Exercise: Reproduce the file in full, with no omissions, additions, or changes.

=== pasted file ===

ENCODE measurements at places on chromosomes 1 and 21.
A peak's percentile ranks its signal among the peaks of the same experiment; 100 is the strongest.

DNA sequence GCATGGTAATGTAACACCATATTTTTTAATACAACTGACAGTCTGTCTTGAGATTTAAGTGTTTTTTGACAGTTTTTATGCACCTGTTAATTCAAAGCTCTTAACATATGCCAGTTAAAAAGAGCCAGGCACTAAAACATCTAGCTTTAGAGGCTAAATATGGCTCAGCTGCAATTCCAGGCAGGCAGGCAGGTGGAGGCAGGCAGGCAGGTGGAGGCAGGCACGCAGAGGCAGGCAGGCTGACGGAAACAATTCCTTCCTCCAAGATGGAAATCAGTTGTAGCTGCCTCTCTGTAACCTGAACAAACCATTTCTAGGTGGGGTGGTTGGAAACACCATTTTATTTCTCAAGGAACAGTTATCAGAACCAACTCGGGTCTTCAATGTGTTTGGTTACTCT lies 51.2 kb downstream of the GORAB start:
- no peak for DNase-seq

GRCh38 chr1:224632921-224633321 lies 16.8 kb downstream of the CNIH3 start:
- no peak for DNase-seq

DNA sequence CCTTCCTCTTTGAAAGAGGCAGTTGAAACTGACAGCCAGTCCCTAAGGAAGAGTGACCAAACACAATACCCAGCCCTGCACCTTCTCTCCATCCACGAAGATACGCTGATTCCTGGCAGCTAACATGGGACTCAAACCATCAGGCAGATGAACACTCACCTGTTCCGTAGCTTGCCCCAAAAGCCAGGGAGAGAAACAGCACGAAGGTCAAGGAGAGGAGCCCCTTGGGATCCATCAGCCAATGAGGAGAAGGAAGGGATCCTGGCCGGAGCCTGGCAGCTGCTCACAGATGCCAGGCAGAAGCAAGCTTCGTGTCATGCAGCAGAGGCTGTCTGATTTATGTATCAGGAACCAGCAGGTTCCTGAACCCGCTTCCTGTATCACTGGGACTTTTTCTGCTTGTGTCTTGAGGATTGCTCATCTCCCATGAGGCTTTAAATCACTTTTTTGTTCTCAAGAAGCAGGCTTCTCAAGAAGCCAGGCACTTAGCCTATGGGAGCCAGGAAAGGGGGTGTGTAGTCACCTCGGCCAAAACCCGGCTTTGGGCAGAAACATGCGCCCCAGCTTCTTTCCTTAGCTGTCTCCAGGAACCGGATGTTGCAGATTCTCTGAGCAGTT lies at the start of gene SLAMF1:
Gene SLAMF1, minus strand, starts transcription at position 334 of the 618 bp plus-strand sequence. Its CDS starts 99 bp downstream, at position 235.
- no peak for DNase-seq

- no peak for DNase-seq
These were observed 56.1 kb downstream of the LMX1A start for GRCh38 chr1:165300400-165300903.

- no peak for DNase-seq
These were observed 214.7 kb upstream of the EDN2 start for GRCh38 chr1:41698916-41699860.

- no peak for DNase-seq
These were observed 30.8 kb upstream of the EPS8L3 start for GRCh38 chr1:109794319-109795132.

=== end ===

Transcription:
ENCODE measurements at places on chromosomes 1 and 21.
A peak's percentile ranks its signal among the peaks of the same experiment; 100 is the strongest.

DNA sequence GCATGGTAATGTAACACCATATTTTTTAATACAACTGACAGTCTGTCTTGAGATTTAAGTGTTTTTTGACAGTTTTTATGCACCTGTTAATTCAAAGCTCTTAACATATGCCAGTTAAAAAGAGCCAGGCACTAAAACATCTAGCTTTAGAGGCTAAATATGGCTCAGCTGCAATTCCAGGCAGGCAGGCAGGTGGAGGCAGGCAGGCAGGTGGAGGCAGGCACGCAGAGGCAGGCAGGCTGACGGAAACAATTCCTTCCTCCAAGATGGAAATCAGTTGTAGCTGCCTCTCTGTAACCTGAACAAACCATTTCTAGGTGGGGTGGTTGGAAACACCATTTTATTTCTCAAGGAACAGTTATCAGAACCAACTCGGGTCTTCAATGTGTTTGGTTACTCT lies 51.2 kb downstream of the GORAB start:
- no peak for DNase-seq

GRCh38 chr1:224632921-224633321 lies 16.8 kb downstream of the CNIH3 start:
- no peak for DNase-seq

DNA sequence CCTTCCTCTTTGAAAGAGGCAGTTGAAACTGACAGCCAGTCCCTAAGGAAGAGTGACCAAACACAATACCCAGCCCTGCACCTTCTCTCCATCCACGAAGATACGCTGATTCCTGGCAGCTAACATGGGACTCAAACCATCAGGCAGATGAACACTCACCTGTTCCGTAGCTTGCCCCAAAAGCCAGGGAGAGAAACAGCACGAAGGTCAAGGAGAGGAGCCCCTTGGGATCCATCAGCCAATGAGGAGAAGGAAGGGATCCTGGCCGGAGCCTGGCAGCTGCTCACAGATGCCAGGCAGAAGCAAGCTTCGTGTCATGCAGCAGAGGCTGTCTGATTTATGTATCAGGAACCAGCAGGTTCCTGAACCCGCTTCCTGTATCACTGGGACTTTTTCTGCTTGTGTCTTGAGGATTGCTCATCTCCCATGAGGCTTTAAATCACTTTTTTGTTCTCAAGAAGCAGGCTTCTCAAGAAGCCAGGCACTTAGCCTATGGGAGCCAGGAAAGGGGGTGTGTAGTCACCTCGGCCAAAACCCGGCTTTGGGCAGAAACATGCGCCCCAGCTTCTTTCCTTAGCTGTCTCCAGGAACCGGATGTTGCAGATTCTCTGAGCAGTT lies at the start of gene SLAMF1:
Gene SLAMF1, minus strand, starts transcription at position 334 of the 618 bp plus-strand sequence. Its CDS starts 99 bp downstream, at position 235.
- no peak for DNase-seq

- no peak for DNase-seq
These were observed 56.1 kb downstream of the LMX1A start for GRCh38 chr1:165300400-165300903.

- no peak for DNase-seq
These were observed 214.7 kb upstream of the EDN2 start for GRCh38 chr1:41698916-41699860.

- no peak for DNase-seq
These were observed 30.8 kb upstream of the EPS8L3 start for GRCh38 chr1:109794319-109795132.